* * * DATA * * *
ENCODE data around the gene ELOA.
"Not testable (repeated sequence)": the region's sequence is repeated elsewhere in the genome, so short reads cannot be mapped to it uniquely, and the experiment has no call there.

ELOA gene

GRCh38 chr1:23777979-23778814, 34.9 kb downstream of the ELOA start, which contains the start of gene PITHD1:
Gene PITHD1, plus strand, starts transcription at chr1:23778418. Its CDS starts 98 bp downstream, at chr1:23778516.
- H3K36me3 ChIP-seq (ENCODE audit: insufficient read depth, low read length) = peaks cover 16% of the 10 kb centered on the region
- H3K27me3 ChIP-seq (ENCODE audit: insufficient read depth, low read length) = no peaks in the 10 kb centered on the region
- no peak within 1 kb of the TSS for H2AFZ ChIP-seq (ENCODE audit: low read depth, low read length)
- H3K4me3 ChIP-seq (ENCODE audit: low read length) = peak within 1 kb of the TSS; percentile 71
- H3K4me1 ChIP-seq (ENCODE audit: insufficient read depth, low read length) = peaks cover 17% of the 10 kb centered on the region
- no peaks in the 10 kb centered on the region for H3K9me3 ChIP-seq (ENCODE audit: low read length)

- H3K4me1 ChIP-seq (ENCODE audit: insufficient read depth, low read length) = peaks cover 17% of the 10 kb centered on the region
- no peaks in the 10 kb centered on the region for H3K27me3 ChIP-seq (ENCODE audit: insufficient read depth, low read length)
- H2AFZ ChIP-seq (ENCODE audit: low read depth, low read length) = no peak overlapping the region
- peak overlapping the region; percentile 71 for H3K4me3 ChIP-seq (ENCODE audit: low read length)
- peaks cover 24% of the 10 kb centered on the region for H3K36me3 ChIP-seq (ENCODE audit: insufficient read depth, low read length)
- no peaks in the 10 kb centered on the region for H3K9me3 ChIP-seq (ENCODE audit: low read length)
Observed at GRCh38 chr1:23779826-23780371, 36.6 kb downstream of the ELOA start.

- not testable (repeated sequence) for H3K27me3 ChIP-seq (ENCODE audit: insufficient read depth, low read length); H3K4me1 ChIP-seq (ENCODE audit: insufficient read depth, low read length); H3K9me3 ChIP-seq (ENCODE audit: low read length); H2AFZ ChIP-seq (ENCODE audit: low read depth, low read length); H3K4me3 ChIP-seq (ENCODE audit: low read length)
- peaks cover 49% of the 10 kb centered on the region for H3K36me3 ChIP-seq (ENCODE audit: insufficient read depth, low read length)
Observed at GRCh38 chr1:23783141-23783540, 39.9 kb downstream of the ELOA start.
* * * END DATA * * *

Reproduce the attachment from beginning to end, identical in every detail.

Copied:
ENCODE data around the gene ELOA.
"Not testable (repeated sequence)": the region's sequence is repeated elsewhere in the genome, so short reads cannot be mapped to it uniquely, and the experiment has no call there.

ELOA gene

GRCh38 chr1:23777979-23778814, 34.9 kb downstream of the ELOA start, which contains the start of gene PITHD1:
Gene PITHD1, plus strand, starts transcription at chr1:23778418. Its CDS starts 98 bp downstream, at chr1:23778516.
- H3K36me3 ChIP-seq (ENCODE audit: insufficient read depth, low read length) = peaks cover 16% of the 10 kb centered on the region
- H3K27me3 ChIP-seq (ENCODE audit: insufficient read depth, low read length) = no peaks in the 10 kb centered on the region
- no peak within 1 kb of the TSS for H2AFZ ChIP-seq (ENCODE audit: low read depth, low read length)
- H3K4me3 ChIP-seq (ENCODE audit: low read length) = peak within 1 kb of the TSS; percentile 71
- H3K4me1 ChIP-seq (ENCODE audit: insufficient read depth, low read length) = peaks cover 17% of the 10 kb centered on the region
- no peaks in the 10 kb centered on the region for H3K9me3 ChIP-seq (ENCODE audit: low read length)

- H3K4me1 ChIP-seq (ENCODE audit: insufficient read depth, low read length) = peaks cover 17% of the 10 kb centered on the region
- no peaks in the 10 kb centered on the region for H3K27me3 ChIP-seq (ENCODE audit: insufficient read depth, low read length)
- H2AFZ ChIP-seq (ENCODE audit: low read depth, low read length) = no peak overlapping the region
- peak overlapping the region; percentile 71 for H3K4me3 ChIP-seq (ENCODE audit: low read length)
- peaks cover 24% of the 10 kb centered on the region for H3K36me3 ChIP-seq (ENCODE audit: insufficient read depth, low read length)
- no peaks in the 10 kb centered on the region for H3K9me3 ChIP-seq (ENCODE audit: low read length)
Observed at GRCh38 chr1:23779826-23780371, 36.6 kb downstream of the ELOA start.

- not testable (repeated sequence) for H3K27me3 ChIP-seq (ENCODE audit: insufficient read depth, low read length); H3K4me1 ChIP-seq (ENCODE audit: insufficient read depth, low read length); H3K9me3 ChIP-seq (ENCODE audit: low read length); H2AFZ ChIP-seq (ENCODE audit: low read depth, low read length); H3K4me3 ChIP-seq (ENCODE audit: low read length)
- peaks cover 49% of the 10 kb centered on the region for H3K36me3 ChIP-seq (ENCODE audit: insufficient read depth, low read length)
Observed at GRCh38 chr1:23783141-23783540, 39.9 kb downstream of the ELOA start.